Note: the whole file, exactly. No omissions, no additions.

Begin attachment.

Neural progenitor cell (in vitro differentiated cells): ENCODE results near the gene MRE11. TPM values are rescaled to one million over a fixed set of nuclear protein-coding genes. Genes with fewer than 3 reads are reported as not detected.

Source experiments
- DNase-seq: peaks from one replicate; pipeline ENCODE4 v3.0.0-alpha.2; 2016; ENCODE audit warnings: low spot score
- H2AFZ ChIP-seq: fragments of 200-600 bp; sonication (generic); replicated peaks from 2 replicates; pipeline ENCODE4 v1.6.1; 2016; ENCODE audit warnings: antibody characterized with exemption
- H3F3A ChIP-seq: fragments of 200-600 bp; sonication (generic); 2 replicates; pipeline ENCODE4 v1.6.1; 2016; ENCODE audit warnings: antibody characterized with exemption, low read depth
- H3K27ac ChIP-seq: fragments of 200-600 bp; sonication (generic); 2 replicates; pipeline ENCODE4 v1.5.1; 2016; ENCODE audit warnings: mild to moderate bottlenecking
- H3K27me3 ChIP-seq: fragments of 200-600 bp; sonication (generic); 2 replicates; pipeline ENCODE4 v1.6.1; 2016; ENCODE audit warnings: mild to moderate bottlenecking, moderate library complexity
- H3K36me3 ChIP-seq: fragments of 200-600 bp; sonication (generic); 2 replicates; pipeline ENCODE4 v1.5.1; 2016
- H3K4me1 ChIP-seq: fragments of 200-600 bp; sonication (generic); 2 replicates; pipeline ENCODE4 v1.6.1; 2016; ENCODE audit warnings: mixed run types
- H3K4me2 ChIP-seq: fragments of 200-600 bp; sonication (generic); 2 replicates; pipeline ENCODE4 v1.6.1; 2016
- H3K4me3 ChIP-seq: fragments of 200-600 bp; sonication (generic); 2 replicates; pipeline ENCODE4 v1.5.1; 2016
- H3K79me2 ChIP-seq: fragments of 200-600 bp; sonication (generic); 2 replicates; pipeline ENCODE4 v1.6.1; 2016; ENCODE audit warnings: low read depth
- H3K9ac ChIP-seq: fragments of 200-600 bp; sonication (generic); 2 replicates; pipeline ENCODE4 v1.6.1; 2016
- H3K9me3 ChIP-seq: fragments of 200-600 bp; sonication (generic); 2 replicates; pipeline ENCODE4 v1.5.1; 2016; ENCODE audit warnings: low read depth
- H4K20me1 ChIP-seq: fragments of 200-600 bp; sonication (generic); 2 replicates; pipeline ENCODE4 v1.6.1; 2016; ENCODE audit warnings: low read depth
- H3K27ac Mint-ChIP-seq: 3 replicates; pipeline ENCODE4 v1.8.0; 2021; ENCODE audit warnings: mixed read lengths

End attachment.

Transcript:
Neural progenitor cell (in vitro differentiated cells): ENCODE results near the gene MRE11. TPM values are rescaled to one million over a fixed set of nuclear protein-coding genes. Genes with fewer than 3 reads are reported as not detected.

Source experiments
- DNase-seq: peaks from one replicate; pipeline ENCODE4 v3.0.0-alpha.2; 2016; ENCODE audit warnings: low spot score
- H2AFZ ChIP-seq: fragments of 200-600 bp; sonication (generic); replicated peaks from 2 replicates; pipeline ENCODE4 v1.6.1; 2016; ENCODE audit warnings: antibody characterized with exemption
- H3F3A ChIP-seq: fragments of 200-600 bp; sonication (generic); 2 replicates; pipeline ENCODE4 v1.6.1; 2016; ENCODE audit warnings: antibody characterized with exemption, low read depth
- H3K27ac ChIP-seq: fragments of 200-600 bp; sonication (generic); 2 replicates; pipeline ENCODE4 v1.5.1; 2016; ENCODE audit warnings: mild to moderate bottlenecking
- H3K27me3 ChIP-seq: fragments of 200-600 bp; sonication (generic); 2 replicates; pipeline ENCODE4 v1.6.1; 2016; ENCODE audit warnings: mild to moderate bottlenecking, moderate library complexity
- H3K36me3 ChIP-seq: fragments of 200-600 bp; sonication (generic); 2 replicates; pipeline ENCODE4 v1.5.1; 2016
- H3K4me1 ChIP-seq: fragments of 200-600 bp; sonication (generic); 2 replicates; pipeline ENCODE4 v1.6.1; 2016; ENCODE audit warnings: mixed run types
- H3K4me2 ChIP-seq: fragments of 200-600 bp; sonication (generic); 2 replicates; pipeline ENCODE4 v1.6.1; 2016
- H3K4me3 ChIP-seq: fragments of 200-600 bp; sonication (generic); 2 replicates; pipeline ENCODE4 v1.5.1; 2016
- H3K79me2 ChIP-seq: fragments of 200-600 bp; sonication (generic); 2 replicates; pipeline ENCODE4 v1.6.1; 2016; ENCODE audit warnings: low read depth
- H3K9ac ChIP-seq: fragments of 200-600 bp; sonication (generic); 2 replicates; pipeline ENCODE4 v1.6.1; 2016
- H3K9me3 ChIP-seq: fragments of 200-600 bp; sonication (generic); 2 replicates; pipeline ENCODE4 v1.5.1; 2016; ENCODE audit warnings: low read depth
- H4K20me1 ChIP-seq: fragments of 200-600 bp; sonication (generic); 2 replicates; pipeline ENCODE4 v1.6.1; 2016; ENCODE audit warnings: low read depth
- H3K27ac Mint-ChIP-seq: 3 replicates; pipeline ENCODE4 v1.8.0; 2021; ENCODE audit warnings: mixed read lengths